The provisions of section 44AD are quite unambiguous to the effect that in case of an eligible business based on the gross receipts/total turnover, the income under the head 'profits & gains of business' shall be deemed to be at the rate of 8 per cent or any higher amount. The first important term here is 'deemed to be', which proves that in such cases there is no income to the extent of such percentage, however, to that extent, income is deemed. It is undisputed that 'deemed' means presuming the existence of something which actually is not. Therefore, it is quite clear that though for the purpose of levy of tax at rate of 8 per cent or more may be considered as income, but actually this is not the actual income of the assessee. This is also the purport of all provisions relating to presumptive taxation.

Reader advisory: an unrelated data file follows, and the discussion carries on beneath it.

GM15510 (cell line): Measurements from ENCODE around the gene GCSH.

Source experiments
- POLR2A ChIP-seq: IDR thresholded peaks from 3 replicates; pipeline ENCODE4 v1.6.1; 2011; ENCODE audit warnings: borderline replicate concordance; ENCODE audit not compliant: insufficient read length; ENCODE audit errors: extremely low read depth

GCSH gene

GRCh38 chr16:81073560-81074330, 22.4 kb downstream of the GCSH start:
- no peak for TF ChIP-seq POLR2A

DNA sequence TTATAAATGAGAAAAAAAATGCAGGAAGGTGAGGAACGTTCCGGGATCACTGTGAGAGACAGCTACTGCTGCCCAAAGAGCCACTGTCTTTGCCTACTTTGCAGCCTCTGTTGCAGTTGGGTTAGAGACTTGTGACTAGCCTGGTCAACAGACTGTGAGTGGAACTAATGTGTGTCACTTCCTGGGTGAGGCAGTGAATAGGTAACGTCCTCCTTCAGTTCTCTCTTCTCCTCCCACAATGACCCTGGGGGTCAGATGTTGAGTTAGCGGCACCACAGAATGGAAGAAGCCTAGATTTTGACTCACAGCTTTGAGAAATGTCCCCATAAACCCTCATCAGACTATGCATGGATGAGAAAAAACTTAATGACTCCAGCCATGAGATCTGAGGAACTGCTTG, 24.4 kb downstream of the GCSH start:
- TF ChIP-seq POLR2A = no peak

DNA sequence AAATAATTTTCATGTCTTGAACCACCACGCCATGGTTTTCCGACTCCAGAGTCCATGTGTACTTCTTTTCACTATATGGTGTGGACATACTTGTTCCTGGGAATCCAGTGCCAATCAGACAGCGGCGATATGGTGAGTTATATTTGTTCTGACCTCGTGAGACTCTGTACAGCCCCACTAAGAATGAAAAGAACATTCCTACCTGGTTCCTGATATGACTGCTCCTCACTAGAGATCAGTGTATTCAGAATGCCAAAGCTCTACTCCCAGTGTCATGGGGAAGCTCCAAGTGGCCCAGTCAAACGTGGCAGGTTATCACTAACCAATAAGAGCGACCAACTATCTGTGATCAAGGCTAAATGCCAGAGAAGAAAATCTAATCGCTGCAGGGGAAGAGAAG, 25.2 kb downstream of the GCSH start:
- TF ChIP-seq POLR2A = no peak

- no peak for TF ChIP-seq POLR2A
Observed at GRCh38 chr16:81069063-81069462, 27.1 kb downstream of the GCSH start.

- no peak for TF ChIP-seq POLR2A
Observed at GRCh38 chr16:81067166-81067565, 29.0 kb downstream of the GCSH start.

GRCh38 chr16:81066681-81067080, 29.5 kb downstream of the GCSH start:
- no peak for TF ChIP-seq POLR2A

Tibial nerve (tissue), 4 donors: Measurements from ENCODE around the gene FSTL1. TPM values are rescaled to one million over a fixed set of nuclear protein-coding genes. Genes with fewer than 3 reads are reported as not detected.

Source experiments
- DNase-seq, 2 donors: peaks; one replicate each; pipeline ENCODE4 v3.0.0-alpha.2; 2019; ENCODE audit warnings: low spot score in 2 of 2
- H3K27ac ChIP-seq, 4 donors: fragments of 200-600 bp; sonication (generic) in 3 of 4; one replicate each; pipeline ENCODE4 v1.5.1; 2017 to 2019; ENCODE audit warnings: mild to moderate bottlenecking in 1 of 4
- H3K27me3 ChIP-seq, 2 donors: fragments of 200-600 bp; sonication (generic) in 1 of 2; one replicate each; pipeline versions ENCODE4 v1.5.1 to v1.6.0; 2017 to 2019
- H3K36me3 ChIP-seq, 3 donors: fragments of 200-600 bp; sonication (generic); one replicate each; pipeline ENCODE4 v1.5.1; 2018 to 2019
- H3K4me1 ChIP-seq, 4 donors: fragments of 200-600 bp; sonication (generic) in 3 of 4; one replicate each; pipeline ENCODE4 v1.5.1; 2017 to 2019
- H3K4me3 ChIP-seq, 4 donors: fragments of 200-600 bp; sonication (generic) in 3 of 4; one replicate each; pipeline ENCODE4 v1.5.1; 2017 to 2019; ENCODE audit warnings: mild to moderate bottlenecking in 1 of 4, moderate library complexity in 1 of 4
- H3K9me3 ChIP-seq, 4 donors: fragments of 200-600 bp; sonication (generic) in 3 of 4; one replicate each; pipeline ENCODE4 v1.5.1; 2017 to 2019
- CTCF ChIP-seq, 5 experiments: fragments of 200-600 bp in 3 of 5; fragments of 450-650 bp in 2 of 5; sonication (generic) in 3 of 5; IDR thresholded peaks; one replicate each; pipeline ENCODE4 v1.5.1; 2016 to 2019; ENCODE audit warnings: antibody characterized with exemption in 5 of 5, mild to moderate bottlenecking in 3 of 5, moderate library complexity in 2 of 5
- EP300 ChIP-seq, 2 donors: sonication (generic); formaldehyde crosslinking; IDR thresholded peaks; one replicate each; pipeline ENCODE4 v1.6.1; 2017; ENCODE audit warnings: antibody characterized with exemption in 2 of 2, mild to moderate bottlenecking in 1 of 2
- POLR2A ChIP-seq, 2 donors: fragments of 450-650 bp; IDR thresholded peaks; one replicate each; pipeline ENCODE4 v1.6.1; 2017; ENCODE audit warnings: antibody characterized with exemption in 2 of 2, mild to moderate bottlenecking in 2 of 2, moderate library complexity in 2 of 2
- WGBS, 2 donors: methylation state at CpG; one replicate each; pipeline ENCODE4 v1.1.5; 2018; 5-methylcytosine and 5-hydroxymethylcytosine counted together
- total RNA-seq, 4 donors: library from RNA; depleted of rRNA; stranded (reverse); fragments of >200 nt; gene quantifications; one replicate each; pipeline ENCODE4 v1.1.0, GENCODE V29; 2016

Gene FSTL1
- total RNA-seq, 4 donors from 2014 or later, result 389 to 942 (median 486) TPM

Putting the above analysis, in converse, it can be easily inferred that the same is also true for the expenditure of the assessee. If 8 per cent of gross receipts are 'deemed' income of the assessee, the remaining 92 per cent are also 'deemed' expenditure of the assessee. Meaning thereby that actual expenditure may not be 92 per cent of gross receipts, only for the purposes of taxation, it is considered to be so. To take it further, it can be said that the expenditure may be less than 92 per cent or it may also be more than 92 per cent of gross receipts.
From the combined reading of sub-section (1) and sub-section (5), it is apparent that the obligation to maintain the books of account and get them audited is only on the assessee who opts to claim the income being less than 8 per cent of the gross receipts.